Bloomberg has reported this morning that:
Research conducted separately by European Central Bank economist Philip Vermeulen and London School of Economics’ Gabriel Zucman show the wealth of the super-affluent -- hidden by tax shelters and nonresponse to questionnaires -- is undercounted. Correcting for similar lapses in income data almost erases progress made from 1988 to 2008 in narrowing the gap between the world’s rich and poor, World Bank research found.
I have to say that there is no surprise in this, at all. It has been my contention, and that of the Tax Justice Network, for years that one of the main purposes of so called tax havens has been to provide secrecy. That's why I call them secrecy jurisdictions. I define them as 'places that intentionally create regulation for the primary benefit and use of those not resident in their geographical domain with that regulation being designed to undermine the legislation or regulation of another jurisdiction and with those secrecy jurisdictions also creating a deliberate, legally backed veil of secrecy that ensures that those from outside the jurisdiction making use of its regulation cannot be identified to be doing so'.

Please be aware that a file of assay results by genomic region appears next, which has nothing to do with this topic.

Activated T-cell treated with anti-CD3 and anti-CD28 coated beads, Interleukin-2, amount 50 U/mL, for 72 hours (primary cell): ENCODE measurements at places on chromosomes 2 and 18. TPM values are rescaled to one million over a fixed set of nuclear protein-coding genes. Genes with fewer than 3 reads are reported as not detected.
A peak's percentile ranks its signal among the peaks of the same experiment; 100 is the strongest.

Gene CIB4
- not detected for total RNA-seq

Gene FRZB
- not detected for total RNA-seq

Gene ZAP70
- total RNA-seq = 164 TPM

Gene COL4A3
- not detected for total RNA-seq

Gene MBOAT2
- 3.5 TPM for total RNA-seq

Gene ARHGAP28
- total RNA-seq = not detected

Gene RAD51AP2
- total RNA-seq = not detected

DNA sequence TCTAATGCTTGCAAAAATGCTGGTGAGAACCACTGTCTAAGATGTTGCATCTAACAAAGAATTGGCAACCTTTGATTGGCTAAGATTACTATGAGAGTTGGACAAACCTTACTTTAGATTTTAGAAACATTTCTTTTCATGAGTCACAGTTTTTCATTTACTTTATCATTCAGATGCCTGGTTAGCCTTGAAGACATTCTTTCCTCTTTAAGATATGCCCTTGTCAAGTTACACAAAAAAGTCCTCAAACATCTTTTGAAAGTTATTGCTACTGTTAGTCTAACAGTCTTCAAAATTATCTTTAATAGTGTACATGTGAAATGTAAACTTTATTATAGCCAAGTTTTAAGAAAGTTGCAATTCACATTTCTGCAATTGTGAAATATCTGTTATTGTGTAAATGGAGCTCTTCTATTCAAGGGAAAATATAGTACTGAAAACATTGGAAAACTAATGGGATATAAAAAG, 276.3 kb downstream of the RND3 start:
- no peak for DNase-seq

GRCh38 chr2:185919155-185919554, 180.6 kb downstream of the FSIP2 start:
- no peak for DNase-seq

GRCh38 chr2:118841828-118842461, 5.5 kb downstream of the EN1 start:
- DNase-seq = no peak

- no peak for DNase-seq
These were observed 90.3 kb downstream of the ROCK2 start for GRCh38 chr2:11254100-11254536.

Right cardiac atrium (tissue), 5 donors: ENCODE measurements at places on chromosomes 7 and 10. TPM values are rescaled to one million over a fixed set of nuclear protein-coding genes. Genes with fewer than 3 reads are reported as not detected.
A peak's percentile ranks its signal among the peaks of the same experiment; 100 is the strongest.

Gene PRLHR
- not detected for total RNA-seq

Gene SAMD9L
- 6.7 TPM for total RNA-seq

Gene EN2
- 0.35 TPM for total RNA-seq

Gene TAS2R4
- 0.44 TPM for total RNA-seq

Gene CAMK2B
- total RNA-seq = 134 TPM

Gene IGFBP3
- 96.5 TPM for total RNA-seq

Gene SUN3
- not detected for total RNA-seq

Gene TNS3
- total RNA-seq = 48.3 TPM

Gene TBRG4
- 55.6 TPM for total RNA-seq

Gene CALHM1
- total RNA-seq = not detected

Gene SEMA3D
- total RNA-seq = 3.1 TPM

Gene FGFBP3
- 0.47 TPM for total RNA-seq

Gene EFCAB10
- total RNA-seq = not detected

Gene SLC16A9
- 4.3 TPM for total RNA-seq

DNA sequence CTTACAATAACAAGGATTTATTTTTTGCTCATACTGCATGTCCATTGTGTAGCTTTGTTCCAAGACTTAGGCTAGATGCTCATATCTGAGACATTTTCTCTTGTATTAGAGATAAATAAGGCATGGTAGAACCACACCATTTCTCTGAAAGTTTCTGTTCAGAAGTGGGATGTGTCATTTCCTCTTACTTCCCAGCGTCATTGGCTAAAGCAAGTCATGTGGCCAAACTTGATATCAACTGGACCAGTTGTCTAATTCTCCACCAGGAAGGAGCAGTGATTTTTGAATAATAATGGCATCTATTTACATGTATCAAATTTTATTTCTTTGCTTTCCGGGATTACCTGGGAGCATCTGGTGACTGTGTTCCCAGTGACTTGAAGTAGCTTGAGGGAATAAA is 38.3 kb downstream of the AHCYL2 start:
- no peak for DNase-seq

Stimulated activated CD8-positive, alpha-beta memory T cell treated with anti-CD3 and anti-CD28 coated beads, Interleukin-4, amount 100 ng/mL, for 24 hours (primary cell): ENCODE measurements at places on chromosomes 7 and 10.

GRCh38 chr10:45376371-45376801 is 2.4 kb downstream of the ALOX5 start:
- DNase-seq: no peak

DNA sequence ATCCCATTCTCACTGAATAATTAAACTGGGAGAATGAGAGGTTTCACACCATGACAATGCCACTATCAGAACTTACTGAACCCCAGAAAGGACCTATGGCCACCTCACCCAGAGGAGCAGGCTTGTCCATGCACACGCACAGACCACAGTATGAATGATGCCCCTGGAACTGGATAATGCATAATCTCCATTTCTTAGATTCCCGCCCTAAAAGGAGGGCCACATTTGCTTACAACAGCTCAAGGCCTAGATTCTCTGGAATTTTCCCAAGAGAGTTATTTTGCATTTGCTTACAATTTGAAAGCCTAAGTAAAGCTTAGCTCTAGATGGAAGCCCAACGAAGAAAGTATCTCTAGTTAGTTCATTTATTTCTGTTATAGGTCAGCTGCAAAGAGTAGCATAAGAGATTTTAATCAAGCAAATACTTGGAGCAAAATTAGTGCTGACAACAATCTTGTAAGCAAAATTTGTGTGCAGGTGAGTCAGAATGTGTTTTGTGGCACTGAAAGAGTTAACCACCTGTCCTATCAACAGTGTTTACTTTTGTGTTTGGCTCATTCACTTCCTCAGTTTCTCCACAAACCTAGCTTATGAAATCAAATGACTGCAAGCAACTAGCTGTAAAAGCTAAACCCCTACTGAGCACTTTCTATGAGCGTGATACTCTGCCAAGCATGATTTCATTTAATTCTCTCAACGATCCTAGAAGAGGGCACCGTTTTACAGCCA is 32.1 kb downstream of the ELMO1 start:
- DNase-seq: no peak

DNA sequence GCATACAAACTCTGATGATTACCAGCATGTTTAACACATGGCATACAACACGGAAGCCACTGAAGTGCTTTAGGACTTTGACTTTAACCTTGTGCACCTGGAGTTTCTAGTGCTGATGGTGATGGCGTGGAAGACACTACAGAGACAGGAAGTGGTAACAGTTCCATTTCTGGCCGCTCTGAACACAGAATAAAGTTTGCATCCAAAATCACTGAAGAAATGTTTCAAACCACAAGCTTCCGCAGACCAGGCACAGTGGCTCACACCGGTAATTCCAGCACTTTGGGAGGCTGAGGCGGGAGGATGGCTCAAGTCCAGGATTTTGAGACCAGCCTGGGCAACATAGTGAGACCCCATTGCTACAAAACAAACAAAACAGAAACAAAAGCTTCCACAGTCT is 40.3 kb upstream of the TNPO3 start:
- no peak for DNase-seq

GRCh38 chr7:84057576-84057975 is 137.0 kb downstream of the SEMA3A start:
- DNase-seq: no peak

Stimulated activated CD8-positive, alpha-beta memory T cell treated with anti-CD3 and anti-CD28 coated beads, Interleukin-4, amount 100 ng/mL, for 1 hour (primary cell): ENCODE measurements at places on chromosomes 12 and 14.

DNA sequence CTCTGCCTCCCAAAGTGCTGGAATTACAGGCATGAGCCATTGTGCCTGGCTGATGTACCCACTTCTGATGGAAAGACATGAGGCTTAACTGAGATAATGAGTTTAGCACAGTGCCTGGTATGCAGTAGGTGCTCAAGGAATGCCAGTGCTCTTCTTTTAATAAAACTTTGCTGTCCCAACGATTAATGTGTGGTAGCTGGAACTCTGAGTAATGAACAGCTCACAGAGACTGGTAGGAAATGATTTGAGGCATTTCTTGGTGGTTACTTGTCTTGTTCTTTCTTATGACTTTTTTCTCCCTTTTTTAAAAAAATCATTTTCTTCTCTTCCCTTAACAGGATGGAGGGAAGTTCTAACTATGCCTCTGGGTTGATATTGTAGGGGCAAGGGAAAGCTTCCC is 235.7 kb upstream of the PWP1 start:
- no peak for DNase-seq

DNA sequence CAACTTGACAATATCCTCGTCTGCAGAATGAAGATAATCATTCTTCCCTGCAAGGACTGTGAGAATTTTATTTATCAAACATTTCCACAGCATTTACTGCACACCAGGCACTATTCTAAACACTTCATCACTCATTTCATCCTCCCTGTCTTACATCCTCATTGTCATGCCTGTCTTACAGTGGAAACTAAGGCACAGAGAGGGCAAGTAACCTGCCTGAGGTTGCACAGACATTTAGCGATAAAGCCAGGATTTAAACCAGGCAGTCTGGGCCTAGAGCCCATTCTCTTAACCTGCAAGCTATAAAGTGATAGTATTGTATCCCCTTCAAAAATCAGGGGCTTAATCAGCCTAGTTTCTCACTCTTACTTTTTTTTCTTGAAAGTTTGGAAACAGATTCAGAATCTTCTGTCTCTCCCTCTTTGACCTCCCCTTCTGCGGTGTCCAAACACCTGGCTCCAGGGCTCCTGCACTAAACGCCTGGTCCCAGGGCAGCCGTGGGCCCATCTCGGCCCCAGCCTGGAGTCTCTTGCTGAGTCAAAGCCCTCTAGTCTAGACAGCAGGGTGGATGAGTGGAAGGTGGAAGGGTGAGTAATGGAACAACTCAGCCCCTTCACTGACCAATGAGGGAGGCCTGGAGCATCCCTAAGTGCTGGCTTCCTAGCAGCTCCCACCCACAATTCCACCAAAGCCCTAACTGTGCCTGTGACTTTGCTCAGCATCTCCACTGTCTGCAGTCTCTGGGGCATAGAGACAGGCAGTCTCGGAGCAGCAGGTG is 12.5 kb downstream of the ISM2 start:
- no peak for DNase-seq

Secrecy jurisdiction's secrecy has worked. That is not by chance. It has been by design. That is why the above definition has changed perception on this issue, I think. As a result the full extent of the wealth of the 1% has been hidden from view.
It is good to note that academics are now catching up with our arguments.
It will be better when something is done about it.